Last updated: January 13, 2021
It’s really that simple. In the context of car sharing, this process begins with a host offering a car that is ready for the road, and ends with a guest returning that car in the condition it was originally provided. If something happens along the way, we trust that the responsible party will stand up and resolve the issue.
Make sure your profile communicates who you are and includes a clear profile picture and your name. Remember that trips are for you alone and that if someone else wants to drive your car on Turo, they need to have a Turo-approved account. Describe and photograph your car so that guests are clear on what you’re offering. Guests should never tamper with, abuse, or misuse a car booked through the Turo marketplace.
We don’t just mean the car, but also how you treat each other. It’s okay to disagree, just keep it civil and productive, especially when picking up and dropping off the car. If either you or your host or guest has a concern, discuss it with mutual respect. Most unpleasant conversations can be prevented by keeping the car clean, odor-free, full of gas, and otherwise road worthy at pickup and return.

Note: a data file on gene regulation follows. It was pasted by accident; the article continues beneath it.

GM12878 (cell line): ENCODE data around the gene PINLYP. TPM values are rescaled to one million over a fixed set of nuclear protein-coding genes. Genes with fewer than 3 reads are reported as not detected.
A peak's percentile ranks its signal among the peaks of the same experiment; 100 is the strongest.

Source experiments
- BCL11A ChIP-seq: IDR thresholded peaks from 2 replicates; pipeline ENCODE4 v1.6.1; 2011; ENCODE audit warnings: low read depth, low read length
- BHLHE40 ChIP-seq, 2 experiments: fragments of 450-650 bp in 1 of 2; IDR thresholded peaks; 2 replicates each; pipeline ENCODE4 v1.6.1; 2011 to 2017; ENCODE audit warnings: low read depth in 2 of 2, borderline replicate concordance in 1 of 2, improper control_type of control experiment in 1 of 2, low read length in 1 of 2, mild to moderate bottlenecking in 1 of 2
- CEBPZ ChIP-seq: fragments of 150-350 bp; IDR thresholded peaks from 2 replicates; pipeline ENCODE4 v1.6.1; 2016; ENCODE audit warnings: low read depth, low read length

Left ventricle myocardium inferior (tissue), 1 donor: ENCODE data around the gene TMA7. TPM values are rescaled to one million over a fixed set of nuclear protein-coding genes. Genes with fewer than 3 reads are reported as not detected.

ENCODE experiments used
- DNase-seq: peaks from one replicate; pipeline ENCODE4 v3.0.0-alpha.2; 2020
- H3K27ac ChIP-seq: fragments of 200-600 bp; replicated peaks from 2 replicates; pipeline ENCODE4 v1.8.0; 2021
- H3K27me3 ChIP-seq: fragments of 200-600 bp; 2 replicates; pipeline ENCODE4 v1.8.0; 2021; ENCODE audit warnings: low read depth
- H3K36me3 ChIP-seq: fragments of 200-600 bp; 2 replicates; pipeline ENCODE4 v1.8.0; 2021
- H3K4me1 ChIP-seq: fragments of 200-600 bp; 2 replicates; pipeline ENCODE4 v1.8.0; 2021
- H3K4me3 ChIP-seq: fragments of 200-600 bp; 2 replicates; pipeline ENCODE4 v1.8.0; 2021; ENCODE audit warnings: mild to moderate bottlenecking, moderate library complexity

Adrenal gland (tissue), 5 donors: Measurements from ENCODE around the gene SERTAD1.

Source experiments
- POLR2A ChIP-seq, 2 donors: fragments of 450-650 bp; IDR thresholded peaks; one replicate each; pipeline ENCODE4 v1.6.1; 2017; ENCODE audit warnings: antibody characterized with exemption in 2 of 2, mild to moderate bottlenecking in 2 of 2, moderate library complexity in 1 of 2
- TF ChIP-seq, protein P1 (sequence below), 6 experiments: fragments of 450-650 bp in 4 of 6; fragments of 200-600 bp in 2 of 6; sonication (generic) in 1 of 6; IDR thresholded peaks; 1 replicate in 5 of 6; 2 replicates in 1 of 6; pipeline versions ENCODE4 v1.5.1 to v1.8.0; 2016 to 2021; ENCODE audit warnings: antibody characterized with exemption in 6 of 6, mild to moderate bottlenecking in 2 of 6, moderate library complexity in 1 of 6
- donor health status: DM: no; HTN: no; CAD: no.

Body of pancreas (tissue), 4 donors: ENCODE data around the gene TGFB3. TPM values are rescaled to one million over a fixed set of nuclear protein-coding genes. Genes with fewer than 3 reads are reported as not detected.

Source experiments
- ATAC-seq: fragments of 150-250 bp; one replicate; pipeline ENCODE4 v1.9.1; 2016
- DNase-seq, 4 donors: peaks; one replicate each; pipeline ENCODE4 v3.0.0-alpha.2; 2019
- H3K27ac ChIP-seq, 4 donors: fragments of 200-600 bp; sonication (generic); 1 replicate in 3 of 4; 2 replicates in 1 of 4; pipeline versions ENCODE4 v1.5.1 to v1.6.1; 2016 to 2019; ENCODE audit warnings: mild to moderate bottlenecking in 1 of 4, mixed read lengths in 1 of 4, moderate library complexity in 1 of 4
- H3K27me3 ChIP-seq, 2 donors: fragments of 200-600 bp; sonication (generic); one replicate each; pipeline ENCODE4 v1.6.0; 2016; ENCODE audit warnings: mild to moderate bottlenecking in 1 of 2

While most trips end as soon as hosts gets their car and key back, you may still need to square up on tolls, gas, or even damage after the trip is over. Promptly let the other party know that something’s amiss, and try to resolve the matter quickly. Always use Turo’s Reimbursement and Damage Resolution tools to help you.
Hosts are responsible for ensuring their vehicle complies with all applicable regulatory laws and guests are expected to comply with all operating laws.
If you can’t seem to resolve a matter related to any of the above, contact customer support and we’ll help you resolve it according to our terms of service and policies.